Hermann Tomasgaard er uslåelig i MIami. Med 3. og 2. plass i et felt med 51 båter har han økt forspranget til Sam Meech, NZL med 44 poeng etter at New Zealenderen ikke greide topp ti plassering i noen av dagens seilaser. OL vinneren Tom Burton er hele 62 poeng bak Tomasgaard. Snakk om å være overlegen. Laserne seiler to seilaser lørdag før medaljefinalen søndag, som du kan følge direkte her.
Like bra går det ikke i de andre klassene og bare Anders Pedersen ligger an til medaljefinale. Med 13. og 2. plass fredag er han nå 8 sammenlagt. Her gjenstår tre seilaser før medaljefinalen søndag.
Line Flem Høst er 30 i Laser Radial, Caroline Sofia Rosmo er 33, mens 49erFX jentene Helene Næss og Marie Rønningen er 19 sammenlagt. I RS:X er Sebastian Wang-Hansen tilbake som beste nordmann med 29. plass, mens Endre Funneamrk nå er 33 sammenlagt.
World Sailing har intervjuet Hermann Tomasgaard etter fredagens seilaser og vi gjengir dette i sin helhet:
A key component of Laser sailor Hermann Tomasgaard’s (NOR)
preparation for the 2019 Hempel World Cup Series Miami involved a
week at the Laser Training Center in Cabarete, Dominican Republic.
Aside from the obvious—tropical mid-winter
weather—Tomasgaard went there for the consistently strong
“We had a good group with the British and the Swedish and a lot of hiking, a lot of strong winds,” he said. “That’s maybe the problem you can have in Europe this time of year, you can have a lot of light winds, You get some strong-wind days, but never really for one and a half weeks.”
This regatta, however, has been anything but windy, with just one race that tested the sailors’ abdominal muscles. Nonetheless, Tomasgaard clearly found something in the azure Caribbean waters because he has been phenomenally fast and unbelievably consistent in some of the most mentally demanding conditions in a fleet where top-half finishes in the gold fleet are often considered keepers.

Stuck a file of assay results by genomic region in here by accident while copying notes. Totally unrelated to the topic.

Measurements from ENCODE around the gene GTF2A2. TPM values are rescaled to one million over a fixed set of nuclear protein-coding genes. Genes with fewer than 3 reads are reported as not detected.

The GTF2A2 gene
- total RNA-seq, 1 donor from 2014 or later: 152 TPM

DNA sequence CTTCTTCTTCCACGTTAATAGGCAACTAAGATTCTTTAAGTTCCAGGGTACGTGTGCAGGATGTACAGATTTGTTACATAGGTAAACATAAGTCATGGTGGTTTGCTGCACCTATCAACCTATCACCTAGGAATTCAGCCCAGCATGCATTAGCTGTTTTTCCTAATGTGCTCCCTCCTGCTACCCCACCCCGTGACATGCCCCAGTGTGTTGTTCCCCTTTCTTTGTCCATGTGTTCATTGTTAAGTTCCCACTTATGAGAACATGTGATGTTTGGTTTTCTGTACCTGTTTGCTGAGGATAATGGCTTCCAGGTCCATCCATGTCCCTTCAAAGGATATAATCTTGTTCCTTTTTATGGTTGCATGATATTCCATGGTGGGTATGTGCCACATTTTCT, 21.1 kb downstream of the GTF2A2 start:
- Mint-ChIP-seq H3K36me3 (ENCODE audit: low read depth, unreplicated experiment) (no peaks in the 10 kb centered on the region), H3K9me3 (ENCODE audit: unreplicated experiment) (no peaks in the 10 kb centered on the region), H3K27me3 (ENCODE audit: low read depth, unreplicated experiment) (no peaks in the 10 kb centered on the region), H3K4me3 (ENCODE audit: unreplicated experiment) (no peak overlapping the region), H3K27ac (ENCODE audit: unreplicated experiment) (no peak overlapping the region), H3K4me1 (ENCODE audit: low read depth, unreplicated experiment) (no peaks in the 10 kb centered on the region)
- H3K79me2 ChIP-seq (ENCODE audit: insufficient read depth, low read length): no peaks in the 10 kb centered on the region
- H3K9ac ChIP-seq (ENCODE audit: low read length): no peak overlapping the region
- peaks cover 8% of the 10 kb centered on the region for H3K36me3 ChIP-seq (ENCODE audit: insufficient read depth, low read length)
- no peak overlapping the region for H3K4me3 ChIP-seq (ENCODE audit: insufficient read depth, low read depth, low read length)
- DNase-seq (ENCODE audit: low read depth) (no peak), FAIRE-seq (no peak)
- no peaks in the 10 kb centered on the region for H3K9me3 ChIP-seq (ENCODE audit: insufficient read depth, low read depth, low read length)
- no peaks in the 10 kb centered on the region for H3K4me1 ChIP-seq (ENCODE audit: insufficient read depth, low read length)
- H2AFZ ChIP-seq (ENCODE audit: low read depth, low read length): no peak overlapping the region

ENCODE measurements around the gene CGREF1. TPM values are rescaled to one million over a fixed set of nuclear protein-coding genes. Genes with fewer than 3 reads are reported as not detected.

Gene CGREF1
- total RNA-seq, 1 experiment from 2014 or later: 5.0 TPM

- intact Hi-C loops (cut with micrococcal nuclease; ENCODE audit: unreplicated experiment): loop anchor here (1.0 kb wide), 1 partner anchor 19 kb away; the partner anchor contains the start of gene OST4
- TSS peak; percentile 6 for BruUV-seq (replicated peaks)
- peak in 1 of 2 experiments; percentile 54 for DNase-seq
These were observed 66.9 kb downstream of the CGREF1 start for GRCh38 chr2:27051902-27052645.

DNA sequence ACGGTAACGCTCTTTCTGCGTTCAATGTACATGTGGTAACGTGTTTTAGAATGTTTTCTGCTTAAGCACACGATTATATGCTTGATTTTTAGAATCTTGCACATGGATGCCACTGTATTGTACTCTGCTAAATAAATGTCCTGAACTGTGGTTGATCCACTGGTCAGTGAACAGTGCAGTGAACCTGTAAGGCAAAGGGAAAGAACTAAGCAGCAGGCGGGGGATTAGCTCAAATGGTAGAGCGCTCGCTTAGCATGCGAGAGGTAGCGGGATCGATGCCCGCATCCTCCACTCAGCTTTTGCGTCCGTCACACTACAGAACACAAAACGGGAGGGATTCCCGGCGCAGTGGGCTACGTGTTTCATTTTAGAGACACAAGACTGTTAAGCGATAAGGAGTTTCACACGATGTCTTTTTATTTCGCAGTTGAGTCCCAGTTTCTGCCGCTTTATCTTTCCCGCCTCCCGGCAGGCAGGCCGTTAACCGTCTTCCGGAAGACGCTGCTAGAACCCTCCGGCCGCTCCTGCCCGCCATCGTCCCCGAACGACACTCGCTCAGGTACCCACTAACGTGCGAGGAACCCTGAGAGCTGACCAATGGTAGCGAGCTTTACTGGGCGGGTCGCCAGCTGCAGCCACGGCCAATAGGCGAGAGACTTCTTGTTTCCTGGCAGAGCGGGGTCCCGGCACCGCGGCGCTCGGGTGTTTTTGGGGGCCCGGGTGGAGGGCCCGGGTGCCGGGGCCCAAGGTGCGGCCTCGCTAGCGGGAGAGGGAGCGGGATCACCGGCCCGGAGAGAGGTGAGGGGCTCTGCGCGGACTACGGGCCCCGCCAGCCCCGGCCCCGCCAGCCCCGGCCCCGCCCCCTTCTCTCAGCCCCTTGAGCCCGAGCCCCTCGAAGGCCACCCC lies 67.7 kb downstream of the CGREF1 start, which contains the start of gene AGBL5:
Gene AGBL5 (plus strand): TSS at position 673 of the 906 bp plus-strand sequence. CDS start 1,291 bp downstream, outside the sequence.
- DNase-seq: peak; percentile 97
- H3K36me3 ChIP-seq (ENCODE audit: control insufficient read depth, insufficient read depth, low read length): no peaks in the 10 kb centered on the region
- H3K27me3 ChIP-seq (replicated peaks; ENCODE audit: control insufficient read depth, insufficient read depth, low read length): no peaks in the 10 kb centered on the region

With two full-fleet races remaining and then Sunday’s Medal Race, Tomasgaard has established a 44-point lead over second place. His worst finish is a sixth. One decent race tomorrow and he will have clinched the gold with two races to spare, a virtually unheard-of feat in the modern Medal-Race format.
“It’s been very good,” he said. “Sailing is a little up and down all the time, and this week I’ve had quite a lot of up. I’m just enjoying it right now. I’ve had moments [like this before], but maybe not for as long as now. Now it’s been every race. It’s been good.”
The conditions today were similar to the previous three days, light and shifty.
“It was difficult, very, very shifty,” he said. “Big shifts from both sides. Quite light and big pressure differences as well with the shifts. [Success required managing a] little bit of both. We had a left pressure that was really stationary, that you really had to go into. It was in all the upwinds, almost, that you gained a little bit on that left shift, but it was difficult to know how far into it you had to go.”
He also credited a lot of his success to his ability to get off the starting line cleanly.
“I’ve had good starts, really good starts and I’ve tried to keep an open mind,” he said. “I tried to start where I think it’s going to be the best and keep an open mind and change my plan if I see something new coming.”
Should his final few races follow this pattern, Tomasgaard will have put together one of the more remarkable scorelines in recent memory. With 18 months until the Tokyo 2020 Olympics, is he peaking too early? Tomasgaard doesn’t see it that way.
“I’ve been climbing the last few years in the results, and it’s nice to see that the winter trainings are working well,” he said. “So I kind of take that, like ‘OK, we’re on the right track.’ Still, it’s early in the season, and a lot can change from Miami.”
Sam Meech (NZL) is second in the class with 65 points while Rio 2016 gold medalist Tom Burton (AUS) is third and Charlie Buckingham (USA) is fourth.